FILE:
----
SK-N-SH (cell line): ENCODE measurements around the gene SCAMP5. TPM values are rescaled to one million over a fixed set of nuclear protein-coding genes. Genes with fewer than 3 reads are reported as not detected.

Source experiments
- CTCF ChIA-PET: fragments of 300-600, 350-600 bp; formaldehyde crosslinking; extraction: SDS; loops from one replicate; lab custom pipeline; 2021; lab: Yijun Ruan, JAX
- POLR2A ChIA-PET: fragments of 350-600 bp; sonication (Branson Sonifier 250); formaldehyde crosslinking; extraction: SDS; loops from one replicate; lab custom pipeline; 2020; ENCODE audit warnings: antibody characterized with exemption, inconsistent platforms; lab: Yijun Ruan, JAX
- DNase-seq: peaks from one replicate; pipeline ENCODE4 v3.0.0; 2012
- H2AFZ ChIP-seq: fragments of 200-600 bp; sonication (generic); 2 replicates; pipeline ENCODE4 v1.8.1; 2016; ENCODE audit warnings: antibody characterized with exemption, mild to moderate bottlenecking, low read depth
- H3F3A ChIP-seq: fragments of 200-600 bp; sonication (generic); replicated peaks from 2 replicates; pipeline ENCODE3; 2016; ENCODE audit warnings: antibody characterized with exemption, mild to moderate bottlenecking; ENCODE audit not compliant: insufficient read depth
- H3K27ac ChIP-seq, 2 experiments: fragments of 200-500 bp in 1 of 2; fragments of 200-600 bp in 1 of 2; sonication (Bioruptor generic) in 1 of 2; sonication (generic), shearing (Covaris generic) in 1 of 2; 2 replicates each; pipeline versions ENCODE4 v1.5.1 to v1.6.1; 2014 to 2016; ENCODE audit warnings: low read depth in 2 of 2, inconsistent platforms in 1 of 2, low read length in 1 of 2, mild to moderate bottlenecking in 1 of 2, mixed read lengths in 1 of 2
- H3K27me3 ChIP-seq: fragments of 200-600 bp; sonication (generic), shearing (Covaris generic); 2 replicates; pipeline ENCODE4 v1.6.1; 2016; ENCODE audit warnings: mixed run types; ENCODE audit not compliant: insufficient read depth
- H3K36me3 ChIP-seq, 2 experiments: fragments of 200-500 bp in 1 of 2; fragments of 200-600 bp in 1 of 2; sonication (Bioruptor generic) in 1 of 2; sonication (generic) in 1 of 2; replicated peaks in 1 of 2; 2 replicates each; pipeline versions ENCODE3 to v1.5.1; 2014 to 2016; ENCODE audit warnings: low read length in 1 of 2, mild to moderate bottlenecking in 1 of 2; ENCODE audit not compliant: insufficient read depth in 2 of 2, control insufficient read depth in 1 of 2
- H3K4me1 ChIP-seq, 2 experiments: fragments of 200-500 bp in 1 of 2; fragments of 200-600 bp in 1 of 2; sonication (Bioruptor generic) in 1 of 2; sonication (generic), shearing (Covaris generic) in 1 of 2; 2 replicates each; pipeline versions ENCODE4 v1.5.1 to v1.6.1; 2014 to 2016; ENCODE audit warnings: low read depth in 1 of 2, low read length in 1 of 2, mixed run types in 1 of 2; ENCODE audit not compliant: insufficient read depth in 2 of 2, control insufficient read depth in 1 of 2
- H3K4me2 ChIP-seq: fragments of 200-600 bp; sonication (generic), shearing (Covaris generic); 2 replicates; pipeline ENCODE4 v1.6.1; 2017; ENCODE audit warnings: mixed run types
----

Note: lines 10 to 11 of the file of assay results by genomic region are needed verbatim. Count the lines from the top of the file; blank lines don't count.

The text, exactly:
- H3K36me3 ChIP-seq, 2 experiments: fragments of 200-500 bp in 1 of 2; fragments of 200-600 bp in 1 of 2; sonication (Bioruptor generic) in 1 of 2; sonication (generic) in 1 of 2; replicated peaks in 1 of 2; 2 replicates each; pipeline versions ENCODE3 to v1.5.1; 2014 to 2016; ENCODE audit warnings: low read length in 1 of 2, mild to moderate bottlenecking in 1 of 2; ENCODE audit not compliant: insufficient read depth in 2 of 2, control insufficient read depth in 1 of 2
- H3K4me1 ChIP-seq, 2 experiments: fragments of 200-500 bp in 1 of 2; fragments of 200-600 bp in 1 of 2; sonication (Bioruptor generic) in 1 of 2; sonication (generic), shearing (Covaris generic) in 1 of 2; 2 replicates each; pipeline versions ENCODE4 v1.5.1 to v1.6.1; 2014 to 2016; ENCODE audit warnings: low read depth in 1 of 2, low read length in 1 of 2, mixed run types in 1 of 2; ENCODE audit not compliant: insufficient read depth in 2 of 2, control insufficient read depth in 1 of 2